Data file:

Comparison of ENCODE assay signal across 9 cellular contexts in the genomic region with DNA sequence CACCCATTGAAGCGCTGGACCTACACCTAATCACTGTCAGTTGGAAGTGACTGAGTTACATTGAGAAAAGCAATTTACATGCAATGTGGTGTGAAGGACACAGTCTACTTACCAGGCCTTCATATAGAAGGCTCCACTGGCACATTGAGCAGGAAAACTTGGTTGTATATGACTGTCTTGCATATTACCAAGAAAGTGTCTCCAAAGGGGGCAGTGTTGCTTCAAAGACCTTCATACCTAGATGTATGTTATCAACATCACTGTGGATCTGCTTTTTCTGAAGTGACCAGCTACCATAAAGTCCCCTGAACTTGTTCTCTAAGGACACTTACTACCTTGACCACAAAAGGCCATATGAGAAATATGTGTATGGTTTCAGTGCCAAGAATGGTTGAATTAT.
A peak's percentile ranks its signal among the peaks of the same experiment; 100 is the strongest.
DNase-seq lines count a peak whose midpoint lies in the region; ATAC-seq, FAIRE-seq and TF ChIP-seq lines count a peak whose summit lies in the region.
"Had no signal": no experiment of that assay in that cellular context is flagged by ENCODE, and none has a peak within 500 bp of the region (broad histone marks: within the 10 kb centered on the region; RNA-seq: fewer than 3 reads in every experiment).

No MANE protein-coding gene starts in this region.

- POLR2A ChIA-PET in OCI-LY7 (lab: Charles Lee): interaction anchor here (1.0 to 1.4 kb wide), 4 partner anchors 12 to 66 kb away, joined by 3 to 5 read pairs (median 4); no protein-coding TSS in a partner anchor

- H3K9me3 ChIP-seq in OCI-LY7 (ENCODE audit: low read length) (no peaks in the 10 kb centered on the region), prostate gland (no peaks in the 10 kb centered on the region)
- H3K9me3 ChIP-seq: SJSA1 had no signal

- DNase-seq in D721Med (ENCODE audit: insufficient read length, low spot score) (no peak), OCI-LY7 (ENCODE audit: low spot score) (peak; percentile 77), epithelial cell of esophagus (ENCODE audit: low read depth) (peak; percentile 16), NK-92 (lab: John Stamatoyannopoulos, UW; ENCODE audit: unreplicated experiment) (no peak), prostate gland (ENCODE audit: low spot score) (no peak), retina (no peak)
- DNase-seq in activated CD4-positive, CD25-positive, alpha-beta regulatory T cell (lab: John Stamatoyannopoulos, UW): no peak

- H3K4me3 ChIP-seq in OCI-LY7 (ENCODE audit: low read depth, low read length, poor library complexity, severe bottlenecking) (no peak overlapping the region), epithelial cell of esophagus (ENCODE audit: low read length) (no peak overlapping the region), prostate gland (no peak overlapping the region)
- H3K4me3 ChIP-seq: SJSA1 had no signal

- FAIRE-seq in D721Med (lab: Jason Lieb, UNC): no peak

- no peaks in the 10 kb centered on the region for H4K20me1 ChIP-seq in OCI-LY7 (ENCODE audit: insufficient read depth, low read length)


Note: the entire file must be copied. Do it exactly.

Comparison of ENCODE assay signal across 9 cellular contexts in the genomic region with DNA sequence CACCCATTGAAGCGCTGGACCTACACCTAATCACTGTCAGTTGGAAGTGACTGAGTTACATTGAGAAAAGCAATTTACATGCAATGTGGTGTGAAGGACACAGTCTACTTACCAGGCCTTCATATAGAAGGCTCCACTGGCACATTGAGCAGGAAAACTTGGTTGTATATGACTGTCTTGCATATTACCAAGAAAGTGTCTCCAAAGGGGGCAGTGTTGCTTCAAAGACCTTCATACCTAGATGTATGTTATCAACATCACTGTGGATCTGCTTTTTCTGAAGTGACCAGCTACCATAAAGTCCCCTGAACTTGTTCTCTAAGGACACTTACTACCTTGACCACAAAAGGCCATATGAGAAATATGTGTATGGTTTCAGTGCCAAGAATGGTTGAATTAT.
A peak's percentile ranks its signal among the peaks of the same experiment; 100 is the strongest.
DNase-seq lines count a peak whose midpoint lies in the region; ATAC-seq, FAIRE-seq and TF ChIP-seq lines count a peak whose summit lies in the region.
"Had no signal": no experiment of that assay in that cellular context is flagged by ENCODE, and none has a peak within 500 bp of the region (broad histone marks: within the 10 kb centered on the region; RNA-seq: fewer than 3 reads in every experiment).

No MANE protein-coding gene starts in this region.

- POLR2A ChIA-PET in OCI-LY7 (lab: Charles Lee): interaction anchor here (1.0 to 1.4 kb wide), 4 partner anchors 12 to 66 kb away, joined by 3 to 5 read pairs (median 4); no protein-coding TSS in a partner anchor

- H3K9me3 ChIP-seq in OCI-LY7 (ENCODE audit: low read length) (no peaks in the 10 kb centered on the region), prostate gland (no peaks in the 10 kb centered on the region)
- H3K9me3 ChIP-seq: SJSA1 had no signal

- DNase-seq in D721Med (ENCODE audit: insufficient read length, low spot score) (no peak), OCI-LY7 (ENCODE audit: low spot score) (peak; percentile 77), epithelial cell of esophagus (ENCODE audit: low read depth) (peak; percentile 16), NK-92 (lab: John Stamatoyannopoulos, UW; ENCODE audit: unreplicated experiment) (no peak), prostate gland (ENCODE audit: low spot score) (no peak), retina (no peak)
- DNase-seq in activated CD4-positive, CD25-positive, alpha-beta regulatory T cell (lab: John Stamatoyannopoulos, UW): no peak

- H3K4me3 ChIP-seq in OCI-LY7 (ENCODE audit: low read depth, low read length, poor library complexity, severe bottlenecking) (no peak overlapping the region), epithelial cell of esophagus (ENCODE audit: low read length) (no peak overlapping the region), prostate gland (no peak overlapping the region)
- H3K4me3 ChIP-seq: SJSA1 had no signal

- FAIRE-seq in D721Med (lab: Jason Lieb, UNC): no peak

- no peaks in the 10 kb centered on the region for H4K20me1 ChIP-seq in OCI-LY7 (ENCODE audit: insufficient read depth, low read length)